Handspinning Tutorials

Every Sunday I do a short video and share a special stitch or trick or cheat. These are the posts that feature handspinning!

I also have a collection for knitting, crochet, and then a few I filed under miscellaneous because they did seem to fit anywhere.


Handspinning has probably been around for as long as there have been people with hands, as these spindle whorls from 5000 BC attest to. And yet here we are, in the post-post-modern age where our phones are smarter than we are, trying to re-learn how to spin. Maybe in 500 years there will tutorials on how to write with pencils.

Help for Handspinners

How to do the Short Draw and the Long Draw in Worsted Style spinning (scroll waaaay down in the post)
Vocabulary for Handspinners (Worsted vs Woolen)
How to Spin A Fractal Yarn


How to Make and Use a Beaded Wrist Distaff
How to Test a Fiber Before You Spin


How to Chain Ply Yarn


Looking for something in particular? I take requests. Let me know what you would like to see in the comment section and I’ll try to get it done.

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6 Comments on "Handspinning Tutorials"

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Saw your video on “Make Ones” it was just what I was thinking about last night when I was knitting a pattern that calls for a “M1″…The lean Left and Right plus the “e-loop” was really timely and very well presented. Thank you. I do have a question for you as far as increasing stitches within a pattern and it is in the pattern I am doing now as well as is the “make one” and that is to –knit or purl into the front and back of the same stitch. I was thinking as I knit this , why… Read more »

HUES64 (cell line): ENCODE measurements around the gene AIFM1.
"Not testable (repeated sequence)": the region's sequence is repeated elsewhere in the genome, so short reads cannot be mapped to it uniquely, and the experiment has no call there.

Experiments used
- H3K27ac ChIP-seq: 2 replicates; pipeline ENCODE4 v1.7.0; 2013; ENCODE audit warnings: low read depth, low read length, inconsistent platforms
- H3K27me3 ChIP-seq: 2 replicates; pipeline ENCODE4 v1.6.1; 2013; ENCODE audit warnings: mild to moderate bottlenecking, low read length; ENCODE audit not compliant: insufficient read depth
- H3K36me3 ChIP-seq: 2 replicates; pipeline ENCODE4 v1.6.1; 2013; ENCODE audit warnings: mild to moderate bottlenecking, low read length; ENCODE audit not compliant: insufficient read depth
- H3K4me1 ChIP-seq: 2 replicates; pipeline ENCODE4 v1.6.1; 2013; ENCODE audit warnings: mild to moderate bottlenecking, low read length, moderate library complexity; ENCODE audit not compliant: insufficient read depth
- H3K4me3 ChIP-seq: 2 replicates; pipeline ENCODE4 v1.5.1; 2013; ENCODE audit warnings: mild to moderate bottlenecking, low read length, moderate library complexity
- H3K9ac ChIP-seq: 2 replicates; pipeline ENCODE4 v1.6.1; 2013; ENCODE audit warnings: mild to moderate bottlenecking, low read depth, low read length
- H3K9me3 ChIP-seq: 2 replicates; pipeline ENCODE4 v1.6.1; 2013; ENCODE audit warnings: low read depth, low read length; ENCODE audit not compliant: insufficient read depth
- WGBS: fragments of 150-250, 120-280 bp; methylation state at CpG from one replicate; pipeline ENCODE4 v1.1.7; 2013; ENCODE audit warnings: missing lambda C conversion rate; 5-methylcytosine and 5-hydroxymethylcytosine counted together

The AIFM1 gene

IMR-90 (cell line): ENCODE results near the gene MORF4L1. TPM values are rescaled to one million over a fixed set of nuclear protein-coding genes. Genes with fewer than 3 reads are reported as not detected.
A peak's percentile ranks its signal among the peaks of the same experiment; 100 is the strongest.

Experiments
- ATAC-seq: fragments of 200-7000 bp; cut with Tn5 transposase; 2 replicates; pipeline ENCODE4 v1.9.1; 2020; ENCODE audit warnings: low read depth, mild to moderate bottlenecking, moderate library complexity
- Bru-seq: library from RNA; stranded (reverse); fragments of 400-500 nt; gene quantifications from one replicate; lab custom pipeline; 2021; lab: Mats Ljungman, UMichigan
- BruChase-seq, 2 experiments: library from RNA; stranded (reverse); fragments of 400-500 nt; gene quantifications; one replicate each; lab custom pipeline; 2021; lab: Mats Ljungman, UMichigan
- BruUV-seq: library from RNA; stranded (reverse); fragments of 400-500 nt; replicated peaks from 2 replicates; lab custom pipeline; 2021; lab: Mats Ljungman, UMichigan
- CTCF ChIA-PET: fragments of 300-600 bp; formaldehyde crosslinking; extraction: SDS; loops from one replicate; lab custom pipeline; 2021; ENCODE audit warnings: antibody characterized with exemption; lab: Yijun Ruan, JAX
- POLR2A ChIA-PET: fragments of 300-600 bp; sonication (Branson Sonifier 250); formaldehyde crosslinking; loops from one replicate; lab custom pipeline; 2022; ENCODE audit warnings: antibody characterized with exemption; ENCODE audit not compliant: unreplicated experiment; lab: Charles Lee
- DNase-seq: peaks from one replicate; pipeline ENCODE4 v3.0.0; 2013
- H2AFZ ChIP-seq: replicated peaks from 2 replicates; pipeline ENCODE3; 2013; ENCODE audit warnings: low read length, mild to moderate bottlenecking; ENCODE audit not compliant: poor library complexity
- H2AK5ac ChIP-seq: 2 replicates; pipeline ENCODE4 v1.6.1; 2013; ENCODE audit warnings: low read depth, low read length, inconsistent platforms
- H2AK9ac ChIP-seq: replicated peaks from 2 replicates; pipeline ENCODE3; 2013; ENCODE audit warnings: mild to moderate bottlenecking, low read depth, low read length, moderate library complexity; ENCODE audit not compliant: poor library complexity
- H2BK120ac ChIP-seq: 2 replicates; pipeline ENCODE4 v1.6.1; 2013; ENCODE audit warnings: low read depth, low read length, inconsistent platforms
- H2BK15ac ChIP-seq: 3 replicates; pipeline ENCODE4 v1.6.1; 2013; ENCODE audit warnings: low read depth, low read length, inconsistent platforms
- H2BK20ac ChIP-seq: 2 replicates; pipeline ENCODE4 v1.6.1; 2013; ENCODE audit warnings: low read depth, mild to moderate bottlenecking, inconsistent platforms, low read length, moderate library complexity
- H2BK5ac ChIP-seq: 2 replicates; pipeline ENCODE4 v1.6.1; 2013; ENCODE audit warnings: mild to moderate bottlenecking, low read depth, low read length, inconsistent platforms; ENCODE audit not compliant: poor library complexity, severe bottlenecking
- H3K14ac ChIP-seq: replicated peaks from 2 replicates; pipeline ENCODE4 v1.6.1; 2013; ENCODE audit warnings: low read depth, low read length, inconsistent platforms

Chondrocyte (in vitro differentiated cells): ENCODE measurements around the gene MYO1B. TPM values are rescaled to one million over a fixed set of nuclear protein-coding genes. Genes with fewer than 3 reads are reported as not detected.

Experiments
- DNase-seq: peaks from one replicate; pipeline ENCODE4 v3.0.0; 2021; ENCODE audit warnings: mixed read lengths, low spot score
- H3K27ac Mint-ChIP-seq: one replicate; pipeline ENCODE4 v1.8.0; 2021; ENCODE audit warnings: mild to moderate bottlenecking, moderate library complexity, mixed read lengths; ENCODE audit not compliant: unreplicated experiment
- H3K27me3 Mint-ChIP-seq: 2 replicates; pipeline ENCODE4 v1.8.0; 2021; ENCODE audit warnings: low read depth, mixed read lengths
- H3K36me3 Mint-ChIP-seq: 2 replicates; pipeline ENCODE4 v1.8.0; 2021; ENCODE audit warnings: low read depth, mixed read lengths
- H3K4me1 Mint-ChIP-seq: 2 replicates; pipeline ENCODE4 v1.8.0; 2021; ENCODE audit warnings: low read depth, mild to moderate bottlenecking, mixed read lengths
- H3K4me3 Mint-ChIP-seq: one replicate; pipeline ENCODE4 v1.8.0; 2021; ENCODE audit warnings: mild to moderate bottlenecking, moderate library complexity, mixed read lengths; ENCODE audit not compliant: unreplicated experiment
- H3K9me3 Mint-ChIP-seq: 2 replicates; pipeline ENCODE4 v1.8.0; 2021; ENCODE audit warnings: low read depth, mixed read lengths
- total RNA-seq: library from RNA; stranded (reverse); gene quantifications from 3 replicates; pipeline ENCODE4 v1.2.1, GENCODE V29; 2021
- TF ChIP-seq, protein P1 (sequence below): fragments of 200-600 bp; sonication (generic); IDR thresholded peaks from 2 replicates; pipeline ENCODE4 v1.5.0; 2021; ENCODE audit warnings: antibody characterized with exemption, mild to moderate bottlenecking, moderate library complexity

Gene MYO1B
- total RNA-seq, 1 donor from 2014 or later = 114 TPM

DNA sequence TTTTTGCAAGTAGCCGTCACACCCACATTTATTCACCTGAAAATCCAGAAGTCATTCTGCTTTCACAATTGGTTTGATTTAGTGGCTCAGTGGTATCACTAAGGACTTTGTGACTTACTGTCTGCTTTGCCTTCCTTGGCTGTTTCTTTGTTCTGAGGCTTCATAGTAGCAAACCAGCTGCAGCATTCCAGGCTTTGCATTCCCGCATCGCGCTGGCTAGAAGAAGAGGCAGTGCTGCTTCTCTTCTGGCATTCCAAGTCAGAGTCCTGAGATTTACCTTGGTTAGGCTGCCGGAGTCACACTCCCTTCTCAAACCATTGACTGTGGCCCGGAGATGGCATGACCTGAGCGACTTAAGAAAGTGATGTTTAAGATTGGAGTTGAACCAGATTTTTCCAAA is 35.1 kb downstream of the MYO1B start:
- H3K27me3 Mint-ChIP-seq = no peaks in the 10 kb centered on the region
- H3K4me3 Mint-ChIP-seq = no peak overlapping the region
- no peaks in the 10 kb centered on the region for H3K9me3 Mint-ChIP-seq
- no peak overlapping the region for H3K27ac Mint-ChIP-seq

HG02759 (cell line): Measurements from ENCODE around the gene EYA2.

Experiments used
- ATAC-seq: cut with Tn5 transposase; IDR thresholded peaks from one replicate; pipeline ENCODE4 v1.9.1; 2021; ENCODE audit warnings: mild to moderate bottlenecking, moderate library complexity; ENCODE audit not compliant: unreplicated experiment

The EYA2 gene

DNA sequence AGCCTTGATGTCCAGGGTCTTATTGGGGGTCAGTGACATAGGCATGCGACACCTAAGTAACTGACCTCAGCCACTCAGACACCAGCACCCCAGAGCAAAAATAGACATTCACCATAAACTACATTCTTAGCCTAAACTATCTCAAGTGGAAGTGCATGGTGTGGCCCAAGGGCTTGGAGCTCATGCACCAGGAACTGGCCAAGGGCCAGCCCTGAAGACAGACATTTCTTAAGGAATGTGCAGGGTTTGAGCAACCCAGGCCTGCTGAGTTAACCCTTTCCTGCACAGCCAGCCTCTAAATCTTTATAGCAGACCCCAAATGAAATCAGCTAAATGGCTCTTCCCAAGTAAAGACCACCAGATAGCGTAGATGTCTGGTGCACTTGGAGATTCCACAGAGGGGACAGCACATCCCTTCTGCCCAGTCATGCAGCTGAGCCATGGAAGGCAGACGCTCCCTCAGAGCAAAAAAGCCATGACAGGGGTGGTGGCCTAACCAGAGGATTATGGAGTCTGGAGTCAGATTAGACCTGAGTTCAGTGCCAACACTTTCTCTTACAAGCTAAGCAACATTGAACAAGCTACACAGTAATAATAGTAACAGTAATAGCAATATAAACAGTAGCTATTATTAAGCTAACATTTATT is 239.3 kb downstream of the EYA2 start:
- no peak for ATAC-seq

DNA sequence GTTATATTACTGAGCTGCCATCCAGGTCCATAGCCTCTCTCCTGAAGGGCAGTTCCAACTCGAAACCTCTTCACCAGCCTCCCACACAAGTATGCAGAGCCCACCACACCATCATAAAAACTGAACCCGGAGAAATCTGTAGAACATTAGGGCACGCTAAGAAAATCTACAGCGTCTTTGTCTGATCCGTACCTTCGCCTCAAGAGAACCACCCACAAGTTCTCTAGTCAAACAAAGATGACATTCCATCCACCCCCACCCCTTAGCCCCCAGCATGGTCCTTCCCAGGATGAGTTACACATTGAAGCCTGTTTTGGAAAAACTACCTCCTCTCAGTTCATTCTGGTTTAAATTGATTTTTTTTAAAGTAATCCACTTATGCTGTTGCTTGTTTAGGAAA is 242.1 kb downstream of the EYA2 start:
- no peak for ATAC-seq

Well I’m glad that I found my way to you just when you needed me. I live to teach. Its a passion and I’m so luckyto find willing victims…. err… I mean volunteers. Now about that other increase stitch: Is it referred to a “kfb” or kf&b” or possibly “pfb”? Those “knit into the front and then into the back of the same stitch are sued by designers for a couple of different reasons. 1) kfb/pfb are more widely known and used than make ones. If you need or want to keep a pattern simple and easy (some publications want… Read more »

A question about using a Drum Carder(electric). Why does it take perfectly nice batting and make small little knots or noils in it. I spread the fiber very thin, I have it at the slowest speed possible and the licker and drum are set at almost paper thin distance. I want to blend batts I have dyed but I get all these little rolled up balls of fiber….looks like a spider web filled with well wrapped little insects. Any ideas…It is a new Drum carder Brother. Julie Thanks

Well… noils are the result of over-processing of carding too much/too vigorously. Now I can see that you are using the lightest of setting but let me just say that noils are most commonly occur when the teeth mesh together too much. That can happen due to speed, separation of teeth and just the density of teeth themselves (pins per inch). But, some fiber does not card well at all no matter what setting you use. Usually that fiber is very (very!) fine and soft and/or very crimpy. The first rambouillet fleece I worked with taught me that some wool… Read more »
Becky AKA quirkyurbangirl
Becky AKA quirkyurbangirl

Hi Jenn,
I would love a post about how to use a drop spindle. I know that there are lots on YouTube but you are just so easy to follow!